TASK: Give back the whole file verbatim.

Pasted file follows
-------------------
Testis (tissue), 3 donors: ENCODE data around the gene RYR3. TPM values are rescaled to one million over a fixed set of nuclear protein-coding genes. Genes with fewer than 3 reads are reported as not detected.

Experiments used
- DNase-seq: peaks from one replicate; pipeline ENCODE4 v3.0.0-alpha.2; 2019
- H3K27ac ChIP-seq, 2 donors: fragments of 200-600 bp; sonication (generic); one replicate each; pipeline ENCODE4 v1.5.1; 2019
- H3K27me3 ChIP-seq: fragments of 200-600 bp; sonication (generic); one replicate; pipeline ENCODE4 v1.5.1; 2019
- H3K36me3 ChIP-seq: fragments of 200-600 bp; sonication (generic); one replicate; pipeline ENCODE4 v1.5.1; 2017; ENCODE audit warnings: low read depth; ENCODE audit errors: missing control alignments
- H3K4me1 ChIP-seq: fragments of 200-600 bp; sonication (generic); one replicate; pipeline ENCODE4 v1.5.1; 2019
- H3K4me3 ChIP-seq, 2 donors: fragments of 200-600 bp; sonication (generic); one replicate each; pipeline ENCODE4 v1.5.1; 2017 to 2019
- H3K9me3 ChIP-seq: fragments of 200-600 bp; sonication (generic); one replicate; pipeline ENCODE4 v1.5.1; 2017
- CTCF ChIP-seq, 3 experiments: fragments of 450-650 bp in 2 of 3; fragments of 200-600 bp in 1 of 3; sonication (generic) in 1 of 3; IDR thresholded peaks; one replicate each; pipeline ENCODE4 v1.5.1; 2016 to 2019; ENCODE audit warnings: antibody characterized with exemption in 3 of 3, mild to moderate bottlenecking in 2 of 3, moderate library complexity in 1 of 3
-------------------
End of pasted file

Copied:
Testis (tissue), 3 donors: ENCODE data around the gene RYR3. TPM values are rescaled to one million over a fixed set of nuclear protein-coding genes. Genes with fewer than 3 reads are reported as not detected.

Experiments used
- DNase-seq: peaks from one replicate; pipeline ENCODE4 v3.0.0-alpha.2; 2019
- H3K27ac ChIP-seq, 2 donors: fragments of 200-600 bp; sonication (generic); one replicate each; pipeline ENCODE4 v1.5.1; 2019
- H3K27me3 ChIP-seq: fragments of 200-600 bp; sonication (generic); one replicate; pipeline ENCODE4 v1.5.1; 2019
- H3K36me3 ChIP-seq: fragments of 200-600 bp; sonication (generic); one replicate; pipeline ENCODE4 v1.5.1; 2017; ENCODE audit warnings: low read depth; ENCODE audit errors: missing control alignments
- H3K4me1 ChIP-seq: fragments of 200-600 bp; sonication (generic); one replicate; pipeline ENCODE4 v1.5.1; 2019
- H3K4me3 ChIP-seq, 2 donors: fragments of 200-600 bp; sonication (generic); one replicate each; pipeline ENCODE4 v1.5.1; 2017 to 2019
- H3K9me3 ChIP-seq: fragments of 200-600 bp; sonication (generic); one replicate; pipeline ENCODE4 v1.5.1; 2017
- CTCF ChIP-seq, 3 experiments: fragments of 450-650 bp in 2 of 3; fragments of 200-600 bp in 1 of 3; sonication (generic) in 1 of 3; IDR thresholded peaks; one replicate each; pipeline ENCODE4 v1.5.1; 2016 to 2019; ENCODE audit warnings: antibody characterized with exemption in 3 of 3, mild to moderate bottlenecking in 2 of 3, moderate library complexity in 1 of 3